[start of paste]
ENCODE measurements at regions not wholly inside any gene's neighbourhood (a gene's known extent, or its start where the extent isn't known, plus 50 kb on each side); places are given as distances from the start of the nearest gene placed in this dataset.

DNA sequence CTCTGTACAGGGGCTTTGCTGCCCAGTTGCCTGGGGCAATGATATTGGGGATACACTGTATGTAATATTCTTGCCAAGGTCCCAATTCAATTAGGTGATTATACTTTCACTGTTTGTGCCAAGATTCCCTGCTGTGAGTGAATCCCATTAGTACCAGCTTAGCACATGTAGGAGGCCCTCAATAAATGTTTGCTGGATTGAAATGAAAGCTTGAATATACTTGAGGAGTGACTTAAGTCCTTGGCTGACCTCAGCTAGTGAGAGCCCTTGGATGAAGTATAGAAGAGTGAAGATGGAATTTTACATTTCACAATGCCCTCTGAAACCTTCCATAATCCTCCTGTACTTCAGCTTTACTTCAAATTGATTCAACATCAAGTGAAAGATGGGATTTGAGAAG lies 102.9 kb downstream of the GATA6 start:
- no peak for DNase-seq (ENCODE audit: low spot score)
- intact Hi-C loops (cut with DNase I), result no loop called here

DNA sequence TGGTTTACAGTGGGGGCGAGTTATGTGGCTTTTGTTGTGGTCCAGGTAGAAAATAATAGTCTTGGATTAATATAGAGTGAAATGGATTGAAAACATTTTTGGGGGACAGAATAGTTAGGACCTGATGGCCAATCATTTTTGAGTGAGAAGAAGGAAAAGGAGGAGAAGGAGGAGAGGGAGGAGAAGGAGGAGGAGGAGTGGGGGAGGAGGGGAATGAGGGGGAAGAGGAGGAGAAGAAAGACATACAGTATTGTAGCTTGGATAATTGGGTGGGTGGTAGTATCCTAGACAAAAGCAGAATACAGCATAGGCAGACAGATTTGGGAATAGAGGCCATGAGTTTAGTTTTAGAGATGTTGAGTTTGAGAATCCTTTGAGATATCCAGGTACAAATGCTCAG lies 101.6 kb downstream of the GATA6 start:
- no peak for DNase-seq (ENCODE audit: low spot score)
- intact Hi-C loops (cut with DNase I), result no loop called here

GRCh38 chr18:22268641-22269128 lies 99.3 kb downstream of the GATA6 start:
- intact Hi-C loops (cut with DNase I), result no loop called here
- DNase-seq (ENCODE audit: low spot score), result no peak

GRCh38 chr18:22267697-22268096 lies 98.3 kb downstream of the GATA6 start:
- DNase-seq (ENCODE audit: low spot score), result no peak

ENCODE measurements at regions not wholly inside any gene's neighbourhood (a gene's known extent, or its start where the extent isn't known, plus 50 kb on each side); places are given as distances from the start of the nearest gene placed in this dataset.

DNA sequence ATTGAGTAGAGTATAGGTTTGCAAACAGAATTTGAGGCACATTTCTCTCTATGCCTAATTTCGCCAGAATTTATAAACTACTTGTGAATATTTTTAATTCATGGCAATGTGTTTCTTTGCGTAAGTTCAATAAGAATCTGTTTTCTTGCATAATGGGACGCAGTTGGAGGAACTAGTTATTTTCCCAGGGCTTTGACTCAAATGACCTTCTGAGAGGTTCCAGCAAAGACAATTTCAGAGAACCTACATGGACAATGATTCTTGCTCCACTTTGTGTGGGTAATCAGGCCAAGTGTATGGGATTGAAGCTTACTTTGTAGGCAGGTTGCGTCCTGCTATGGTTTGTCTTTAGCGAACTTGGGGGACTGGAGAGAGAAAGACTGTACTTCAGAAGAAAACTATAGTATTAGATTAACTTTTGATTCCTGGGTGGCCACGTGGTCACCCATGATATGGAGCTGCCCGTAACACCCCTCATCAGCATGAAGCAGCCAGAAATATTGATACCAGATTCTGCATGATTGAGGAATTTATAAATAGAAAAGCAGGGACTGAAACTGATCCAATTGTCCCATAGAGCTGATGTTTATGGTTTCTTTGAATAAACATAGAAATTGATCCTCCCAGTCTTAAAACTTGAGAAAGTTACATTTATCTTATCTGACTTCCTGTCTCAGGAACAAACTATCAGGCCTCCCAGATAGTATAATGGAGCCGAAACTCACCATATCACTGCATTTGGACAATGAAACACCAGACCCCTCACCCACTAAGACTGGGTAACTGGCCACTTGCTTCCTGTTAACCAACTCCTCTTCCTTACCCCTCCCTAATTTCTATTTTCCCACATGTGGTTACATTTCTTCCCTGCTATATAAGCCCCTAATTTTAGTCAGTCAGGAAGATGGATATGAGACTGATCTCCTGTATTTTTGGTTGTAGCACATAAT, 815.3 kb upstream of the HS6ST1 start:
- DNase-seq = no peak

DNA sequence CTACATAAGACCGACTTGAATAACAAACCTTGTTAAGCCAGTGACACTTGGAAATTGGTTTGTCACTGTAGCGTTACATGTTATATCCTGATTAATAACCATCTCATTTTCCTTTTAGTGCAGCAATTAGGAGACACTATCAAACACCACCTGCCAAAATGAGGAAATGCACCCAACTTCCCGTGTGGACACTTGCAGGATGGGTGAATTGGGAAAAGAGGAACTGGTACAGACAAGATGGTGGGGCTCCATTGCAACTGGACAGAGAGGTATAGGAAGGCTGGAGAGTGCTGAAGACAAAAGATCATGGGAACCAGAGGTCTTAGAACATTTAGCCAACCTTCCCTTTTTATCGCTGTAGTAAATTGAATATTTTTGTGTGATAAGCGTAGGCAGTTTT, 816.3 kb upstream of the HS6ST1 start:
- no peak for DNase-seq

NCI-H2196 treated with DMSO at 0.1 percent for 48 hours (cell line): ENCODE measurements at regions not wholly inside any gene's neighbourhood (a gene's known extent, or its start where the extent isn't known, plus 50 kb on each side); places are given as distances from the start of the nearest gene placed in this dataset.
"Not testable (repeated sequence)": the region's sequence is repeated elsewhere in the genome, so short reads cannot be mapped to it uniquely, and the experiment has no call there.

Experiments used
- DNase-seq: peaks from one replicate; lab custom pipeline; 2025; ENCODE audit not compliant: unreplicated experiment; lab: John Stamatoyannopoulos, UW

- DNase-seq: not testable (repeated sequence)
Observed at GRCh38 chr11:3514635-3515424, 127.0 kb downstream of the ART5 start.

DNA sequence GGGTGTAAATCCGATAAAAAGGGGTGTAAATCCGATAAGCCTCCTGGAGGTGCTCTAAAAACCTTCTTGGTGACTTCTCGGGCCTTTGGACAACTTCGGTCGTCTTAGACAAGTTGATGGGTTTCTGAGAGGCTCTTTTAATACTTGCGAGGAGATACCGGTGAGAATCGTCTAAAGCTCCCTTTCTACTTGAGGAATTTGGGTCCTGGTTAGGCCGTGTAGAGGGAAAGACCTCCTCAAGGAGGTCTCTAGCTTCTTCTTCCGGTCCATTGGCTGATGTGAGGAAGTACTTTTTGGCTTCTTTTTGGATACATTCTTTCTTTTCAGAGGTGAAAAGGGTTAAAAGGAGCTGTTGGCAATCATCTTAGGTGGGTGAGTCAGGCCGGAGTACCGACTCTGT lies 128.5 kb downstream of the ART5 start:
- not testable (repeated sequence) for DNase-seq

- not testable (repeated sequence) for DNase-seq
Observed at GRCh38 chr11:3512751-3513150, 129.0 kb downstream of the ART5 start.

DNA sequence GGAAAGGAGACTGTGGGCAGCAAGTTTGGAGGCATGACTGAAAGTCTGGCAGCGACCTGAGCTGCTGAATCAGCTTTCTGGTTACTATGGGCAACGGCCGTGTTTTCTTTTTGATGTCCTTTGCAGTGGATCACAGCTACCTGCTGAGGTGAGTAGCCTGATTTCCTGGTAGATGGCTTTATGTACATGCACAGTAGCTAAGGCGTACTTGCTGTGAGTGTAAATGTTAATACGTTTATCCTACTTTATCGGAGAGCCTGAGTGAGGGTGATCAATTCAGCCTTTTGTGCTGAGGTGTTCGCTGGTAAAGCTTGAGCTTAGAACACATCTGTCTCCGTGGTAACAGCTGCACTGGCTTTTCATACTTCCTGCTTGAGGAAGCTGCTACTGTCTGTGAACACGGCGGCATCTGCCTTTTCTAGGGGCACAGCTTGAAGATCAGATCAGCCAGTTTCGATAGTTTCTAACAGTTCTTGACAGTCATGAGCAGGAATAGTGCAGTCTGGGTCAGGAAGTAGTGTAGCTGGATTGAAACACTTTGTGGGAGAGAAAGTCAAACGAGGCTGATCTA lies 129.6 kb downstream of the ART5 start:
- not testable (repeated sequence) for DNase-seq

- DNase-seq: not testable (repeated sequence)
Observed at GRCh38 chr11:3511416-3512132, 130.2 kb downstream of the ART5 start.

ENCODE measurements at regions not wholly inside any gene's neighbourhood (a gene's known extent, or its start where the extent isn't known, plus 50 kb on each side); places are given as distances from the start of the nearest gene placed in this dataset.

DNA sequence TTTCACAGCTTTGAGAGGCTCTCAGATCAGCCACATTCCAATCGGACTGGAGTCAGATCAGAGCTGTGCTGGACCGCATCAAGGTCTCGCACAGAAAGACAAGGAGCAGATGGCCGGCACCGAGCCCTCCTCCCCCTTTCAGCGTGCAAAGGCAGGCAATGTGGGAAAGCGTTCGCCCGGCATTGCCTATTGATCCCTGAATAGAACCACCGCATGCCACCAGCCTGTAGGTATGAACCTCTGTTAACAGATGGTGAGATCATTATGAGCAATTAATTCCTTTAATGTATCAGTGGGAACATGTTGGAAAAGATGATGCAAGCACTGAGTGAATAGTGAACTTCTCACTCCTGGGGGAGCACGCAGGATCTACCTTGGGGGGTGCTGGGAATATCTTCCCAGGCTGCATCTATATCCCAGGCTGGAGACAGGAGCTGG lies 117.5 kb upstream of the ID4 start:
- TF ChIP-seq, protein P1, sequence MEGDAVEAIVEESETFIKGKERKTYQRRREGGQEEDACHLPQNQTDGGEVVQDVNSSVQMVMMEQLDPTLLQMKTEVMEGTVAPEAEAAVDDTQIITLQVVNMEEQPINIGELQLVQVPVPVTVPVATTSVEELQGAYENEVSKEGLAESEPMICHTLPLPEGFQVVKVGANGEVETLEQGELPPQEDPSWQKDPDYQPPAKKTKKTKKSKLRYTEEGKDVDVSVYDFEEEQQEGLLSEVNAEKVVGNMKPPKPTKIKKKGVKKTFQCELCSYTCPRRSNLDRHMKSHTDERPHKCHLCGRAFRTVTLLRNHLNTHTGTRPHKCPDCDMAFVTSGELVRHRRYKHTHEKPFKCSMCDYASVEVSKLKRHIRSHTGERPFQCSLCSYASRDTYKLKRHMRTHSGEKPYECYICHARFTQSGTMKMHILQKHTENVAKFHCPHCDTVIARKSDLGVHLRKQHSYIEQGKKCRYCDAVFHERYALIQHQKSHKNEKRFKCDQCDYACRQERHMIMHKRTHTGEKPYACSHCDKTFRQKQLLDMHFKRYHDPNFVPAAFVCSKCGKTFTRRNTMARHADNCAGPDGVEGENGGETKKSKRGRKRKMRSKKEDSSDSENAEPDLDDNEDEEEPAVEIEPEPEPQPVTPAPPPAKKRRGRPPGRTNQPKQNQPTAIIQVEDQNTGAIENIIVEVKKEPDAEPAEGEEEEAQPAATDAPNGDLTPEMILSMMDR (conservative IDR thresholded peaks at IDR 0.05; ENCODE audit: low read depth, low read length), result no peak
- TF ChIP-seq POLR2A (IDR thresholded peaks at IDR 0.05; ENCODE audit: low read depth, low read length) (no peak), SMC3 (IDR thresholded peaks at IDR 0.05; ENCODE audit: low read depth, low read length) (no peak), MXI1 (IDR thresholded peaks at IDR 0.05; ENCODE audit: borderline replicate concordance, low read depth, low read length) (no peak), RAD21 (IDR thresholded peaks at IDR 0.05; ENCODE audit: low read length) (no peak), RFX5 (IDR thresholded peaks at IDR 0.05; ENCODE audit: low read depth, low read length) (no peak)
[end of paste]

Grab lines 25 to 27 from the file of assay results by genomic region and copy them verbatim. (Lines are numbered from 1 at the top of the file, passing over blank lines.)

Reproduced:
- not testable (repeated sequence) for DNase-seq

- not testable (repeated sequence) for DNase-seq
Observed at GRCh38 chr11:3512751-3513150, 129.0 kb downstream of the ART5 start.